Taming Plastic: Stop the Pollution by Albert Bates, 48 pp., RL 5
Planetary Solutions - Taming Plastic:
Stop the Pollution by Albert Bates
Review Copy from GroundSwell Books
(an imprint of Book Publishing Co., a community owned press dedicated to
publishing books the promote a healthy and sustainable lifestyle)
Back in January, I reviewed a handful of books for kids about plastic pollution and shared my own efforts to reduce single-use plastics in my life. I was surprised to find that the books I found most engaging and current were released by British publishers and not available in America - I had to order mine directly from the U.K. Then Taming Plastic: Stop the Pollution turned up on my doorstep. As I skimmed Taming Plastic: Stop the Pollution, I wanted to know who wrote this book and what his background was. Before I share the fascinating facts from the rabbit hole these questions took me down, my review of Bates's book for young readers.
Taming Plastic: Stop the Pollution is a solid, much needed reference book that covers all of the material in the previous books I have reviewed with a greater depth and complexity that is geared toward older (middle school) readers. The four chapters cover the invention of plastic, which also has an excellent breakdown of the different kinds of plastic and what they are most often used for, as well as a warning about overheating Teflon. Chapter two covers the issue of recycling plastic, why recycling plastic is coming to a halt and the possibility of plant-based plastics. Chapter three offers some inventive solutions for using plastic in the future - Bates's newest book for adults is Transforming Plastic: From Pollution to Evolution. Chapter four gives young readers inspiration and ideas on how to become an environmental activist while calling attention to companies and organizations that are making changes now and working to clean up plastic pollution, name checking Boyan Slat, founder of The Ocean Cleanup.
Taming Plastic, with stock photographs and traditional formatting looks and reads like a book created for educational purposes, which is what it is. However, after reading about Albert Bates, his colorful life and exciting experiences, I would love to see him create a book for kids on plastic pollution that reflects his personality and life experience. As an elementary school librarian and someone who has been reading, reviewing and selling (as a bookseller, for money, and as a librarian, for loan) books for kids for over two decades, this is the book we need now. With the omnipresence of the internet and all it brings, good and bad, along with the fact that children born in the last 5+ years are being raised with devices in their hands, the face of non-fiction books for kids needs to change if it is going to compete for their attention. Although they are intended for slightly younger audiences than Taming Plastic, Kids Fight Plastic and A Planet Full of Plastic and How You Can Help are superb examples of non-fiction books for kids that grab your attention and, thanks to the contemporary illustrations and formatting, keep you reading. I am grateful for a book like Bates's that will no doubt, be purchased for use in educational settings, but learning about and reducing/ending plastic pollution is something that is so urgent and immediate that I believe we need to make learning about it and inspiring young readers to think about it and care about it. Like Greta Thunberg, I believe it is the children who will need to school the adults on the dangers of our current thoughtless passion for plastic. And, being a book reviewer and librarian, I believe that books can be the spark that light a fire in young readers.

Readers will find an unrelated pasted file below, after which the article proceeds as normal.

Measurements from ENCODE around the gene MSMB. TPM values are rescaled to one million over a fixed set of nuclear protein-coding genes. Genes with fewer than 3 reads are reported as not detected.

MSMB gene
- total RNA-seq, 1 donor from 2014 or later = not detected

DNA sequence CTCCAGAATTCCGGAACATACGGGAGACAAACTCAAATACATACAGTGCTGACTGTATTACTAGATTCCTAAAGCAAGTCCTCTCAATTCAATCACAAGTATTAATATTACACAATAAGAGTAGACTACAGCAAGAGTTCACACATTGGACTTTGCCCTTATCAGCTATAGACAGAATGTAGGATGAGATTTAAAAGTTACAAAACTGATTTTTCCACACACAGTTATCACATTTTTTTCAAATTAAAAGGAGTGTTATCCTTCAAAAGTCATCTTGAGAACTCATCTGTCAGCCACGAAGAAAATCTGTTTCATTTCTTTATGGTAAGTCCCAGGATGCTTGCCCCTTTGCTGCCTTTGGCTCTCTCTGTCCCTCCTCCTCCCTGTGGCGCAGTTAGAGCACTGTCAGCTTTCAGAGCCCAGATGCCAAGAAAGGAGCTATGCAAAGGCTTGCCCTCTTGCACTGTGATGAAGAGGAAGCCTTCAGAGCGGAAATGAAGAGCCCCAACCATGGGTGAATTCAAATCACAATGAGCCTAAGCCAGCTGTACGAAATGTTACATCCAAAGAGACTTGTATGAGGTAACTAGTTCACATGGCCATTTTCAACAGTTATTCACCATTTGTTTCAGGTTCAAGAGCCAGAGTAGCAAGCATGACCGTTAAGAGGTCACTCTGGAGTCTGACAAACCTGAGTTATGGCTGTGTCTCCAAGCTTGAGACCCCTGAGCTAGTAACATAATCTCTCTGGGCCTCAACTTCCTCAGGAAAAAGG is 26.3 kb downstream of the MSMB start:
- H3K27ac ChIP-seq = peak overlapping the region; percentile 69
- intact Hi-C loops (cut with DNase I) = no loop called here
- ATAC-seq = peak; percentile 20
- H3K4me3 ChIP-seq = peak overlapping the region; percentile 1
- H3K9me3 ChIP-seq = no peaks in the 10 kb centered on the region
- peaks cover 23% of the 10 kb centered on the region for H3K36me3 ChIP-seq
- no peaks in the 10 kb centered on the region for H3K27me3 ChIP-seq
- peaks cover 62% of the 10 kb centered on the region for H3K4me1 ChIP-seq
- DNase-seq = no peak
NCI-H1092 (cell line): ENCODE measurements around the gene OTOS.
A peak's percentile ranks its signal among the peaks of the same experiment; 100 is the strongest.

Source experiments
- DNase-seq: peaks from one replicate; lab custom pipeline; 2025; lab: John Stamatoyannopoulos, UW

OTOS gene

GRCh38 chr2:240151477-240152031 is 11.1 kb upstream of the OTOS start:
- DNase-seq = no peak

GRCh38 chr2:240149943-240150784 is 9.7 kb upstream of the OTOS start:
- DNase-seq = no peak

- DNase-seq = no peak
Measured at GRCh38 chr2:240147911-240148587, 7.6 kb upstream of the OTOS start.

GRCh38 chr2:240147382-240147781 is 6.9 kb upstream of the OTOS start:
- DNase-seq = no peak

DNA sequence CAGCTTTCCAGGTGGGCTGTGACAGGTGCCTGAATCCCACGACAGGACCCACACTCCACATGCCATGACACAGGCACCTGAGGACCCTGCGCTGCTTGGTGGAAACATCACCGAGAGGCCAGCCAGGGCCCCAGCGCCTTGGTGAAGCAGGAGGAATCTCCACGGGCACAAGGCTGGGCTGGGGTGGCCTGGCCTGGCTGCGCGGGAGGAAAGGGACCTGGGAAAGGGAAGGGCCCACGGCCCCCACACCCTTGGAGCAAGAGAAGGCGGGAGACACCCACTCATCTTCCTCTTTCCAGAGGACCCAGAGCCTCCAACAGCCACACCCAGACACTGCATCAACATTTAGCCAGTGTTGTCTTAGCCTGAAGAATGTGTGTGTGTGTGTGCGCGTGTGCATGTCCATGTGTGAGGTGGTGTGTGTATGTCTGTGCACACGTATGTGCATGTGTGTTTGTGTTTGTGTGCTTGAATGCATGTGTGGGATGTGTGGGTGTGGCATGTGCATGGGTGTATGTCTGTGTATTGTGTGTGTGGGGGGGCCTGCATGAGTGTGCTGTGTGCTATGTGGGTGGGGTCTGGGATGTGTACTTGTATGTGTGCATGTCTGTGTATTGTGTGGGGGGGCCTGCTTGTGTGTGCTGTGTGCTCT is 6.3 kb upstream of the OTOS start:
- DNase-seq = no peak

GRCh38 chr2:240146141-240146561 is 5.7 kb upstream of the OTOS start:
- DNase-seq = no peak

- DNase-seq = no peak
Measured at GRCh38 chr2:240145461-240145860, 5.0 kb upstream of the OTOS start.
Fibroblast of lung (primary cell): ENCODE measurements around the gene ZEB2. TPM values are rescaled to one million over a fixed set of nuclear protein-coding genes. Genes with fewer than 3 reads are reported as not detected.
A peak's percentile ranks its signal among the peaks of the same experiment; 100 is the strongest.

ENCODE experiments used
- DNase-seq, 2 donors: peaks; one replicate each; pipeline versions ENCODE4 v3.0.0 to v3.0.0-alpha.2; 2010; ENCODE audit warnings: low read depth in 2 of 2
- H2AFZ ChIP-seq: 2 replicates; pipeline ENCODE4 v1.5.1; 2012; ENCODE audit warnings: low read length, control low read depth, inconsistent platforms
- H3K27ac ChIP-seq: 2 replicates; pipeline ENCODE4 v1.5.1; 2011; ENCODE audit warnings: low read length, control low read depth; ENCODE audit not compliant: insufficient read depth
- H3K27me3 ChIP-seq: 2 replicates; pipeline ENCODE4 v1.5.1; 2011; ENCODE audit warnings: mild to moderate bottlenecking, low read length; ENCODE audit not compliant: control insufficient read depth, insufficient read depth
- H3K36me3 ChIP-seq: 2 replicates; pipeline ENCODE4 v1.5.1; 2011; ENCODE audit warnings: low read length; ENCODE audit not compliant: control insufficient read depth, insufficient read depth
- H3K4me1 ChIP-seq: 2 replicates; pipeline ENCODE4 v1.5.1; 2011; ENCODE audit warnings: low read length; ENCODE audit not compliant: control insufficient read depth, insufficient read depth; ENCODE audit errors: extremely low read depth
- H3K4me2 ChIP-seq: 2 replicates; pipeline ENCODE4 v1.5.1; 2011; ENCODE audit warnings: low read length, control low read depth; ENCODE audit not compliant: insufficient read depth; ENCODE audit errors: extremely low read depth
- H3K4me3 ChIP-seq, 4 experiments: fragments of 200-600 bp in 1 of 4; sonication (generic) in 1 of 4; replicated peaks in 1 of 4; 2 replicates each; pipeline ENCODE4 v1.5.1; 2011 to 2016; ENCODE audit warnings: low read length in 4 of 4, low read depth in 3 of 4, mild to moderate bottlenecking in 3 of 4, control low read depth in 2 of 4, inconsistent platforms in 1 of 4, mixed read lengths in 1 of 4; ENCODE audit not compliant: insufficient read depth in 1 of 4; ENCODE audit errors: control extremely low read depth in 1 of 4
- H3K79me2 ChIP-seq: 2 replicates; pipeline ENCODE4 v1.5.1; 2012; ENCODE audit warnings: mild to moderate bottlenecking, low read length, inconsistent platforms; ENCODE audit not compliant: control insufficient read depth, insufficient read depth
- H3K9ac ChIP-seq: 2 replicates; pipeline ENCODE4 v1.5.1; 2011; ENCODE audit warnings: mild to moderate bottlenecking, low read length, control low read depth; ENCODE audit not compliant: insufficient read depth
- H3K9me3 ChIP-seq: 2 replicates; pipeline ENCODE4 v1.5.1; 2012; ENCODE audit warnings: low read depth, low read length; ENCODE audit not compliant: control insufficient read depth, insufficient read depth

Rabbit Hole Fun: Albert Bates is a really interesting dude and I think he would be a great subject for a non-fiction picture book! First off, Bates has been a resident of The Farm since it was founded, almost fifty years ago. I first learned about The Farm, an intentional community of family and friends living on three square miles of land, in 2003 when I was pregnant and interested in trying natural childbirth (after the unnatural births of two children). I read Ina May's Guide to Childbirth, a title that was always in the pregnancy section (because it was a perennial seller) of the bookstore where I worked at the time. Gaskin, a midwife, and her husband, Stephen, founded The Farm, which included the Midwifery Center. While I had the help of a doula, I definitely believe that reading Gaskin's book, which educated me on many aspects of a woman's body and childbirth, despite having given birth twice before, was a huge factor in the natural birth of my son, one of the most empowering and incredible experiences in my life.
Albert Bates is a lawyer, author, educator and EMT and founding member of The Farm Ambulance Service. He argued environmental and civil rights cases before the U.S. Supreme Court and drafted legislature. While he lost his case seeking to shut down the entire nuclear fuel cycle in 1978, he raised troubling questions about the government's role in promoting nuclear power while suppressing public health affects. A master of permaculture, an environmental design system for creating sustainable human environments, Bates is also the Chief Permaculture Officer for a company focused on "commercial climate stabilization using off-the-shelf hardware and methodologies that let nature do what she does best."